Asbestos is a group of minerals that occur naturally and were used in building materials as well as vehicle brakes. Its purpose was to stop corrosion and resist heat and was thus used in homes and buildings as insulation. Fortunately, asbestos has been banned in the UK since 1999, but history shows that authorities knew of its potential health dangers close to 100 years prior to the ban.
Exposure to asbestos can lead to a deadly and aggressive cancer known as mesothelioma. Since asbestos was used by companies up until its ban, it is predicted that by the year 2016 the death toll annually will be reaching upwards of 5,000. Current figures as of 2012, showed an alarming 4,000 workers dying annually of mesothelioma, this exceeds the fatalities annually from automobile accidents.
Cape Asbestos Factory
The Cape factory was located just east of London in Barking. The factory closed in 1968 but people are still dying from exposure due to the latency before mesothelioma is diagnosed. It can take 20, 30, or even 40 years to become cancerous. Unfortunately, it is the exposure to asbestos that is now the UK’s number one killer among its workforce.
The Expansion of Factories and Early Knowledge of Disease
The Cape factory opened in 1893 with the goal of mining asbestos, which would be conducted in Orange Free State (South Africa) and later imported to other European countries. There were four factors by 1913 in London including the original factory in Barking. By 1929, many people were becoming ill that worked in and who lived around the factories.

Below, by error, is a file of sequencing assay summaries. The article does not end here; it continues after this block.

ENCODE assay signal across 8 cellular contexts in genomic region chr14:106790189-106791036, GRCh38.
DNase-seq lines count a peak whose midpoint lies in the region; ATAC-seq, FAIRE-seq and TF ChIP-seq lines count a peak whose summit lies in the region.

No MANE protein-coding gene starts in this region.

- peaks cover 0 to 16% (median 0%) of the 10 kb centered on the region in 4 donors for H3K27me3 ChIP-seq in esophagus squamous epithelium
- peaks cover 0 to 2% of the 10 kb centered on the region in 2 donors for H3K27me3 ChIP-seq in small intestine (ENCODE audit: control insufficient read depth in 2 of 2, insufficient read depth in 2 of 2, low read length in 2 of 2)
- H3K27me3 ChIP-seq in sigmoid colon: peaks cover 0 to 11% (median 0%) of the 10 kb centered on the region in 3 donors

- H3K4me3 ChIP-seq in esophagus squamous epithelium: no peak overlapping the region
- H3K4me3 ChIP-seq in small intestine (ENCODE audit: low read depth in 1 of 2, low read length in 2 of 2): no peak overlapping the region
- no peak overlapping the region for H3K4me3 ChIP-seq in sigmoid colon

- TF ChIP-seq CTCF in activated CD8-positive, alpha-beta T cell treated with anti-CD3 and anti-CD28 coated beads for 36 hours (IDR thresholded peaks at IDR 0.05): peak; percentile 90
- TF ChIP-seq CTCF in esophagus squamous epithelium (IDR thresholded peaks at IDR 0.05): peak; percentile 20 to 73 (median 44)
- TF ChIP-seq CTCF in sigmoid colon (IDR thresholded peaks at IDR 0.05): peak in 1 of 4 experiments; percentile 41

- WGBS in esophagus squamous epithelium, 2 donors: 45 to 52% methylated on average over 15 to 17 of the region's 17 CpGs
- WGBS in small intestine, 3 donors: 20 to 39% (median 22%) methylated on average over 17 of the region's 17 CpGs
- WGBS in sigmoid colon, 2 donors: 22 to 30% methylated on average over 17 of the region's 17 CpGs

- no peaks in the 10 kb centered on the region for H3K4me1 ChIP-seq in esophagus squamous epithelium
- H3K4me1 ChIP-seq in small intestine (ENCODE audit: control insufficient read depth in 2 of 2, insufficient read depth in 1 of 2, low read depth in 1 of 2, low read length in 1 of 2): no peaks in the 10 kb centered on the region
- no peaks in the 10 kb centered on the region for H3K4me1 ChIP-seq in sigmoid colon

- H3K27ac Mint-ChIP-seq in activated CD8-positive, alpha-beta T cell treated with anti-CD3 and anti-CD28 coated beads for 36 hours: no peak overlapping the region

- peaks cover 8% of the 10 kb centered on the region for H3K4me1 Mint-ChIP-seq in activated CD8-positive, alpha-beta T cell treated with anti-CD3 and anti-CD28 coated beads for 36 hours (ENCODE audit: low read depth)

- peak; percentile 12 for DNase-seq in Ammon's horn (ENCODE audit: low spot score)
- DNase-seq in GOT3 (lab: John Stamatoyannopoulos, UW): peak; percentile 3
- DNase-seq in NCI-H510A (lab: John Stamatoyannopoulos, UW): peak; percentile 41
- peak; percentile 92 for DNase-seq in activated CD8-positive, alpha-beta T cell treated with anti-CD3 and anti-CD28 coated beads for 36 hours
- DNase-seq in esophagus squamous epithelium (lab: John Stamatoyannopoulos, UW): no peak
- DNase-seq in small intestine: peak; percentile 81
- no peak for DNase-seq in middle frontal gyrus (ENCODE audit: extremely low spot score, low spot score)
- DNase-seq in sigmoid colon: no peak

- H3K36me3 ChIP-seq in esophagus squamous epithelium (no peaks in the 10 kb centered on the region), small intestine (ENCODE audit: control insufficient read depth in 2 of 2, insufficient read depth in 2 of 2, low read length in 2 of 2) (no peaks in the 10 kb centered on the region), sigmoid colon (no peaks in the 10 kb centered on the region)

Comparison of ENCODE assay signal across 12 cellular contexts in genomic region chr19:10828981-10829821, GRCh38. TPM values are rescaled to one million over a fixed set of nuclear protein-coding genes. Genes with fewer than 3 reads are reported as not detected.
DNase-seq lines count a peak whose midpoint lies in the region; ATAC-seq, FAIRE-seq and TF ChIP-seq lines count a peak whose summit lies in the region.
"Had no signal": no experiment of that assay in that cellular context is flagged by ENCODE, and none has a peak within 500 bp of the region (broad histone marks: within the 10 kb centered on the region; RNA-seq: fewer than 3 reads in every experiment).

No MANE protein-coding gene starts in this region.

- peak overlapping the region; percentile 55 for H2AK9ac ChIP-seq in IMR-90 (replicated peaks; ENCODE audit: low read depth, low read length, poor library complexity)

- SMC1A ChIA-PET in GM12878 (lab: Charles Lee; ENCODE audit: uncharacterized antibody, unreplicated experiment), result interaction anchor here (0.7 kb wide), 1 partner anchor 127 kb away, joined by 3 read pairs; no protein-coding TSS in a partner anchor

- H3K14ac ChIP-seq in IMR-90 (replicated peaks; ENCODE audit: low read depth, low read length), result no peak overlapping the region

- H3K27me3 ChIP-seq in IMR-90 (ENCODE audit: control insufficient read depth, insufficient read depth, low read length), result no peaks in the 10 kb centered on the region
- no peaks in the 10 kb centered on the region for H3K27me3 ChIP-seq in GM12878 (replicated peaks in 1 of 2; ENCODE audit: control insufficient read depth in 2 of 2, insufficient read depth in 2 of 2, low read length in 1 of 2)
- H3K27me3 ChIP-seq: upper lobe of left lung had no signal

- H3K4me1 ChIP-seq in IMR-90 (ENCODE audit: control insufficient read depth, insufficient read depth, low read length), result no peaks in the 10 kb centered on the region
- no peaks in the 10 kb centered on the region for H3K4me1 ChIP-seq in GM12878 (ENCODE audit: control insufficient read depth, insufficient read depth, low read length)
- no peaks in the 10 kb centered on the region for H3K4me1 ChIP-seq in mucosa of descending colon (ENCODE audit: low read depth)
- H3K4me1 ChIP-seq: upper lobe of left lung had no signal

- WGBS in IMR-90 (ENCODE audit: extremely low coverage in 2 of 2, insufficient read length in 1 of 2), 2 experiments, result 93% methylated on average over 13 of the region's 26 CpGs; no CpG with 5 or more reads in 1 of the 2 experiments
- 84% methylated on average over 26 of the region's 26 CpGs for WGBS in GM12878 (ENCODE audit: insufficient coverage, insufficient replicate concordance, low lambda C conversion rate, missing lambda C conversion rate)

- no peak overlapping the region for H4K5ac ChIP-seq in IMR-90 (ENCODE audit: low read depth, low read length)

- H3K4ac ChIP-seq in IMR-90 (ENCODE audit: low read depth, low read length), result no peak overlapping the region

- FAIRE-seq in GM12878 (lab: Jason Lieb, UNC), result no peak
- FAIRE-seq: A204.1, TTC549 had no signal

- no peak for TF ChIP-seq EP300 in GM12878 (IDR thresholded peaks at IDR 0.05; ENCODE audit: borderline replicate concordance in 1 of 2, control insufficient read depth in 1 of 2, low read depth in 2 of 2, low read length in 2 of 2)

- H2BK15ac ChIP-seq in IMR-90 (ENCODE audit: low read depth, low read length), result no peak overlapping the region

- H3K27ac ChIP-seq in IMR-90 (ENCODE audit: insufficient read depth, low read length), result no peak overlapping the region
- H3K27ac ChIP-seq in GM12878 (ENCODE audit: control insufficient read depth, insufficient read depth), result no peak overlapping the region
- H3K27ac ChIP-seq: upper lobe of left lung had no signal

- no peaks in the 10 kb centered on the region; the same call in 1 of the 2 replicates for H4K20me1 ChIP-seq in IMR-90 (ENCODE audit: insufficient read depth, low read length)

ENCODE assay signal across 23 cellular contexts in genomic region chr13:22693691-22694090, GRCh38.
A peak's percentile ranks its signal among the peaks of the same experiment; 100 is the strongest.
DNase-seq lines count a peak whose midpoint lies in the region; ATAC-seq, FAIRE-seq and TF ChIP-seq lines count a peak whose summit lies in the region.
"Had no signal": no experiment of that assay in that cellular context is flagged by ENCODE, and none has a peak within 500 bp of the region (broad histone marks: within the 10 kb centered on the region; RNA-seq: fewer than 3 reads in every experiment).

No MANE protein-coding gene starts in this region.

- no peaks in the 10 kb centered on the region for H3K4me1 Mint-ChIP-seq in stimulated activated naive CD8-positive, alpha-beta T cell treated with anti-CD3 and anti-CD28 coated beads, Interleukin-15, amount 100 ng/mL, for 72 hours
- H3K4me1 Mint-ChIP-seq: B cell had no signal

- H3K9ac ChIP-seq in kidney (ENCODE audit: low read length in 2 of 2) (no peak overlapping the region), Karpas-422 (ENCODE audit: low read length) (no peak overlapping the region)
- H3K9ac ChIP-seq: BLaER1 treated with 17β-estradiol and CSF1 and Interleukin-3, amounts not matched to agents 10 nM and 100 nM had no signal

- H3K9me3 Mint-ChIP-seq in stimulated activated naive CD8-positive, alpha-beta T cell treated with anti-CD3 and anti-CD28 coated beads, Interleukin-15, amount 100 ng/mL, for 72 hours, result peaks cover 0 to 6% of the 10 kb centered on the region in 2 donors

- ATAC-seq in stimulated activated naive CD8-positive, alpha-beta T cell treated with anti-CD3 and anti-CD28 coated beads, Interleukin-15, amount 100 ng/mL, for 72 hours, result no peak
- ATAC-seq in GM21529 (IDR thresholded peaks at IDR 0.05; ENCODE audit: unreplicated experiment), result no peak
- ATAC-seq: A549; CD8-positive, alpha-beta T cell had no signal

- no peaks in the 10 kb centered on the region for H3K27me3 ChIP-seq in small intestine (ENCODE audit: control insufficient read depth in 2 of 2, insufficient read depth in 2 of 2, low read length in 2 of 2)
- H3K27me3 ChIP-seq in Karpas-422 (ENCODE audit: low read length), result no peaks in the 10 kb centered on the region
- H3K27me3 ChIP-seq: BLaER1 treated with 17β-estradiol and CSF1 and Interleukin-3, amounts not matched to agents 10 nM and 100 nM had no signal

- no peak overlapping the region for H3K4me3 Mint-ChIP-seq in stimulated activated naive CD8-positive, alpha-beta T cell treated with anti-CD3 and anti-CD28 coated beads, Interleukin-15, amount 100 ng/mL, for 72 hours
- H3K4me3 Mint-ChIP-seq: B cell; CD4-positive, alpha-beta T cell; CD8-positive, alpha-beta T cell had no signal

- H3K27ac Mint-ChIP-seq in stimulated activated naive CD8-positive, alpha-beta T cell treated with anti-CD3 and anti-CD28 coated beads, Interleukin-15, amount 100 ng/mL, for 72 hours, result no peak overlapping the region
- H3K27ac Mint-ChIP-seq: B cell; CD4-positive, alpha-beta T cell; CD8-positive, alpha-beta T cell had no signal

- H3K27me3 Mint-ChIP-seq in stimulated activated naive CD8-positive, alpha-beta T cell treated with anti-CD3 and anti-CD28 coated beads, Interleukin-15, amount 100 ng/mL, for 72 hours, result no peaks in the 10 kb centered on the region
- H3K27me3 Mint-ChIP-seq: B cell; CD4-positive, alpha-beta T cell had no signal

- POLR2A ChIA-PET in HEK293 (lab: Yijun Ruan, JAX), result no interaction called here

The Barking Medical Officer of Health reported that people were coming down with a disease due to the direct inhalation of the asbestos dust. It affected not only those who worked inside the plants, but those living nearby. It also affected the wives who washed the clothes of their husbands or sons that worked in the factories and breathed in dust from the garments.
In 1929, the Medical Officer of Health stated two diseases that breathing the dust would cause, this included mesothelioma and asbestosis. In the report, it also addressed the latency issue and that the disease may not appear for many years after exposure.
In 1945, the medical officer made a statement that breathing the dust was deadly and should be banned.
Even with the new information and facts, asbestos continued being produced in the Cape factories until all closed in 1968.
Because breathing the dust and exposure can lay dormant for so many years before a person ever becomes ill, death tolls in the UK from exposure continues to rise. It is believe that people dying of exposure will increase until at least 2016.
The Cape factories employed more than 10,000 workers between the years 1913 and the time it closed in 1968. Take into account those that lived near the factories, and the number of exposures becomes very alarming.
Interestingly, what spurred the investigations into digging deeper were not the workers at the Cape factories, it was those living around the factories that were becoming ill. The Cape Company, has set up a fund by which those who are ill can file claims for compensation.